SEPTEMBER 9, 1952
NEW YORK, Monday—It was a great shock to read yesterday of Gertrude Lawrence's death. She was a lovely person and a real artist.
I am glad that the last play I saw her in was "The King and I." In that she had scope for her art. No one could have been more charming, more graceful than Gertrude Lawrence in that part.
Her close friends and relatives have the deep sympathy of many, many people who knew her only slightly as I did, but who nevertheless appreciated her beauty of spirit and her great gifts. She used these remarkably to bring more happiness to the lives of those who were in her audiences. Many will grieve that she left us so soon, but when we think of her it will always be with a glow of pride and pleasure.
I drove down the parkway yesterday afternoon as I had to be in New York City for a speech in the evening at the meeting of the International Chemical Workers Union. As I enjoyed the scenery I suddenly realized that the column I wrote the day before—counting our blessings in the physical world around us—left out so many things that I think we should contemplate far more often than we do.
There is the enjoyment that we get out of the arts, for instance!
How many times have we been lifted out of a dreary mood by going to see beautiful pictures or hearing a wonderful concert?
Or how often have we seen a play which for a time made us forget all our own troubles and anxieties, and brought us back to the world in which we had to live with a fresh outlook and renewed vigor?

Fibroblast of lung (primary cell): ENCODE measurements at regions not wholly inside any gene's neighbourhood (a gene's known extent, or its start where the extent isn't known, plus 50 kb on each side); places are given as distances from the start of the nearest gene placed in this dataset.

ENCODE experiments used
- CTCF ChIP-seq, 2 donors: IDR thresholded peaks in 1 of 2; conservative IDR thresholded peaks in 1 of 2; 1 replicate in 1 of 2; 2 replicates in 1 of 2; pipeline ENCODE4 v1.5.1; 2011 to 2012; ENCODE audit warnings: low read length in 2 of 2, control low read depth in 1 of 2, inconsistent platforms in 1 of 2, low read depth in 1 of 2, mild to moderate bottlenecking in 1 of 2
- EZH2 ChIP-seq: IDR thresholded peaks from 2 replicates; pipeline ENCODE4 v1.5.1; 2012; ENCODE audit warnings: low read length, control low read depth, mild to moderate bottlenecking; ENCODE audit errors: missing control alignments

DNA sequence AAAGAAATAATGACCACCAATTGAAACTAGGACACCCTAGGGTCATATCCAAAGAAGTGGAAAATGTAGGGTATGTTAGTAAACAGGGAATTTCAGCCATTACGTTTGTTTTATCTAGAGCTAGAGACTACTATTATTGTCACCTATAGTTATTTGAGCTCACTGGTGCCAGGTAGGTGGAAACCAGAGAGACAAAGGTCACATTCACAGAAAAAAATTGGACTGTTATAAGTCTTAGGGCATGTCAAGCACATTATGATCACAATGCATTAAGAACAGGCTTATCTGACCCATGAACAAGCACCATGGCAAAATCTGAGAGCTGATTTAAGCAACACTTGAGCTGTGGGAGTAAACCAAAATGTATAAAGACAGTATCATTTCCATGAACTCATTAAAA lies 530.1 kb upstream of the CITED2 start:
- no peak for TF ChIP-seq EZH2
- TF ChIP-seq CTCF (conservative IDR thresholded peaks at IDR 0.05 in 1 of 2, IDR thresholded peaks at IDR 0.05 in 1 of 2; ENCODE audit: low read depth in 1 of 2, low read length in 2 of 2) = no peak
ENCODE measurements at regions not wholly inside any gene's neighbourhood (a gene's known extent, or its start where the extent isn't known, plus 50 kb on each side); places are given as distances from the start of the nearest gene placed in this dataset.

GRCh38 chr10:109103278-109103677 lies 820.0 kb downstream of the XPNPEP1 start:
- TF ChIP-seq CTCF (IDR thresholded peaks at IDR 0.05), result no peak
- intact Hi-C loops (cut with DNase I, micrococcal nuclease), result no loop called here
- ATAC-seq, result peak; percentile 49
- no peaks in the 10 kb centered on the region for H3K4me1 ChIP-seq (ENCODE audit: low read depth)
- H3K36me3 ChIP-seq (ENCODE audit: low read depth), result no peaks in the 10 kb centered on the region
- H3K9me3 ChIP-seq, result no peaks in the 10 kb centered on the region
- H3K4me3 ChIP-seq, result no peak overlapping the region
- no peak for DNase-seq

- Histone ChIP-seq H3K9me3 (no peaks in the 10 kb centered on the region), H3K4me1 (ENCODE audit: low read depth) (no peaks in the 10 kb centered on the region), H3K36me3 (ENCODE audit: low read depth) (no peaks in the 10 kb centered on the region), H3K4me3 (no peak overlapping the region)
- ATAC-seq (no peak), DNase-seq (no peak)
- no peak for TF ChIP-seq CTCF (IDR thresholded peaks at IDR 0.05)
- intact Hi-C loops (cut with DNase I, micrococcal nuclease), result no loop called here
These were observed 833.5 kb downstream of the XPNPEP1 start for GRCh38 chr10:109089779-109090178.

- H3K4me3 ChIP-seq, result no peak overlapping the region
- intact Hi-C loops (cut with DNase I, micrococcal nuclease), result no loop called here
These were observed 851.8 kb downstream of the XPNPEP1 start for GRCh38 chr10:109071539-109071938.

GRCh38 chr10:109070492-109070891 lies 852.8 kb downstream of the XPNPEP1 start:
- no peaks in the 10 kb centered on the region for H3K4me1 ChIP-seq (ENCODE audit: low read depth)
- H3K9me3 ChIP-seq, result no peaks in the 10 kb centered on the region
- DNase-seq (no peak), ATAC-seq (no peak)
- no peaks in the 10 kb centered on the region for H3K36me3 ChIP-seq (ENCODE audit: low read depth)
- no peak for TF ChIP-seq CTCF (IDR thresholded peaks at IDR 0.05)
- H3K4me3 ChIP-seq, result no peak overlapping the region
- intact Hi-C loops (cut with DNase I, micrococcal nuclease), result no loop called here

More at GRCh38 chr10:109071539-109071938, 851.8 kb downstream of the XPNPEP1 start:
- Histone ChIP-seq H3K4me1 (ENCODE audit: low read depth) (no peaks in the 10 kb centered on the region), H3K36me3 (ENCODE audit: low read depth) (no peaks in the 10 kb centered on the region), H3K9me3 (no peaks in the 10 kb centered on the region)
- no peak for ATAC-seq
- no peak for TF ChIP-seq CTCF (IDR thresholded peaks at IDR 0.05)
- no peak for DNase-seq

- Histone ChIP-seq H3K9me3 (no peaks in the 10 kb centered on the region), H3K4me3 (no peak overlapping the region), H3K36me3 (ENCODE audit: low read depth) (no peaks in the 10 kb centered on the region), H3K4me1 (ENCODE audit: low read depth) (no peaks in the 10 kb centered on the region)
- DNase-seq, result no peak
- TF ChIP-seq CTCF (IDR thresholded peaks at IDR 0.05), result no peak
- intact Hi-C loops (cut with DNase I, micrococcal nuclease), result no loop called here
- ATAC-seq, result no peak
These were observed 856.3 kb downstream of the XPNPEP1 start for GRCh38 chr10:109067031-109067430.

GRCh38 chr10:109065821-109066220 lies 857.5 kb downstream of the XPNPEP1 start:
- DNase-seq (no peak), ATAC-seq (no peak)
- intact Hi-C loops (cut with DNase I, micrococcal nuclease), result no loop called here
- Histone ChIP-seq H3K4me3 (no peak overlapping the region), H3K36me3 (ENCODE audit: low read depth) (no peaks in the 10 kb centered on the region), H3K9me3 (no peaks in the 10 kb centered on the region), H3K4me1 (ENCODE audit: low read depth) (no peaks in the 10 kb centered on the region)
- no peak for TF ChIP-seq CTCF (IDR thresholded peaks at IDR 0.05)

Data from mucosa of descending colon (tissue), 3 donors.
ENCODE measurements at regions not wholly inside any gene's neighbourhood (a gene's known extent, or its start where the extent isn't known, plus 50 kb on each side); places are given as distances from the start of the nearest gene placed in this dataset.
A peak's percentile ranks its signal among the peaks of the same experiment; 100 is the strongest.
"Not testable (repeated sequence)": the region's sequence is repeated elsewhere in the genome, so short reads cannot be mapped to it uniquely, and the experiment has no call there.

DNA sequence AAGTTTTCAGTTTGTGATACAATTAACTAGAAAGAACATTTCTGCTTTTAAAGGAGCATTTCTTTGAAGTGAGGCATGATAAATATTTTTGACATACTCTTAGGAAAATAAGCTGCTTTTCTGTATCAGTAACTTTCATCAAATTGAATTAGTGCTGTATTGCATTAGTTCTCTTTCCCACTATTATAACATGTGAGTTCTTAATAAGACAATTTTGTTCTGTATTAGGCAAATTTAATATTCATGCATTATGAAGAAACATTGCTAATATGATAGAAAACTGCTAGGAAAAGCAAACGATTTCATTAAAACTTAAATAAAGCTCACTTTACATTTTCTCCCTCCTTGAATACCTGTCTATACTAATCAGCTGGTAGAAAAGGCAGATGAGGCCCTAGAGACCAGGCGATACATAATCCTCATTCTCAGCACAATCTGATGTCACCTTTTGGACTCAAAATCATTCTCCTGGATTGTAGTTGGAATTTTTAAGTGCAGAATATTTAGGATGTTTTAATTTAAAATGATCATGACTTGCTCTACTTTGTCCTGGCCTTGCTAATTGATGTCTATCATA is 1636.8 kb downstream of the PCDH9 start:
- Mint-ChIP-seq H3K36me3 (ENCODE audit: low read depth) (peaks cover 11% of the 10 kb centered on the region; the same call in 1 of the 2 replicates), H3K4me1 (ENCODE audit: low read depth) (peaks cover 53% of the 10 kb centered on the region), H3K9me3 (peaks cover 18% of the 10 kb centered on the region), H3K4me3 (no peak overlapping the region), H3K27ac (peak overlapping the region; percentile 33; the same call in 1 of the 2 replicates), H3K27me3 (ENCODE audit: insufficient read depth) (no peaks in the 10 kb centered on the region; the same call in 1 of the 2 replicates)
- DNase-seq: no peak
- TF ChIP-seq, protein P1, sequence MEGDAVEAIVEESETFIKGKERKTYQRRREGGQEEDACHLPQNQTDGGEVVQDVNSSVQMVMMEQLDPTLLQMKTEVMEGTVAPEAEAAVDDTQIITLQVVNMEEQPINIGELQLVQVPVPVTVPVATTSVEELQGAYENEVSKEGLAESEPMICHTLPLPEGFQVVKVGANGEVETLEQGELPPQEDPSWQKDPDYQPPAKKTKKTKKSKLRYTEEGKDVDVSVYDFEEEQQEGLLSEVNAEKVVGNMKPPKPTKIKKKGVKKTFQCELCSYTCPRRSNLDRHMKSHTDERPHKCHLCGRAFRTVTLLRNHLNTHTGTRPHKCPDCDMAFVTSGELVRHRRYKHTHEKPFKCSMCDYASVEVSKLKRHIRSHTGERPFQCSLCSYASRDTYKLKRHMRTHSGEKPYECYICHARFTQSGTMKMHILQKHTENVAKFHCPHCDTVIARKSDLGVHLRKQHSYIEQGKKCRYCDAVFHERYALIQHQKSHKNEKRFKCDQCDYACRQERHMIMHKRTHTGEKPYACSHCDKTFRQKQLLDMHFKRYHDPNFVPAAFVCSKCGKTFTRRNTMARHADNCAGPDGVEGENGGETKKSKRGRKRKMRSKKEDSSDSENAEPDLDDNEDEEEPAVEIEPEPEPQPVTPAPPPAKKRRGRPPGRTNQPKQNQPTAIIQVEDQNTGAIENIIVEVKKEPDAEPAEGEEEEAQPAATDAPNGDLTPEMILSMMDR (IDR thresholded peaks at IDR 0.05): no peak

How many books and poems have we read during the hours which otherwise might have been long and sad ones.
And, above all, how often should we count over our blessings in our human relationships?
I am particularly blessed because I have a large family of many different ages and they add enormously to the interest of life, but all of us—even those who have few ties of blood—have ties of the heart, and I sometimes think that our friendships can bind us nearly as closely as the ties of blood. In any case, they can give us great joy. Sometimes they bring us sorrow, too, either because of our own failures toward those we love, or because of sorrow which we share with them. But by far the greatest part of our time is pure, unadulterated enjoyment, an enjoyment of companionship in little things.
I like to have someone I really care about just sit in the room with me and read a book, so I can look up and feel that sense of close communion which is such a priceless thing in the world today. Fortunately, the good Lord gives to most of us in our lives a great many things to enjoy and the enjoyment of our friends' joys is one of the great privileges of life.
I treasure in my memory every happy occasion that I have spent with those I love. I think if all of us would count over these happy occasions, they would lighten the inevitable dark days that come in everybody's life.
Two columns on counting one's blessings!
(WORLD COPYRIGHT, 1952, BY UNITED FEATURE SYNDICATE, INC. REPRODUCTION IN WHOLE OR IN PART PROHIBITED.)
Names and Terms Mentioned or Referenced
- [ index ] New York (N.Y., United States)
About this document
My Day by Eleanor Roosevelt, September 9, 1952
Digital edition created by The Eleanor Roosevelt Papers Project The George Washington University 312 Academic Building 2100 Foxhall Road, NW Washington, DC 20007
- Brick, Christopher (Editor)
- Regenhardt, Christy (Associate Editor)
- Black, Allida M. (Editor)
- Binker, Mary Jo (Associate Editor)
- Alhambra, Christopher C. (Electronic Text Editor)
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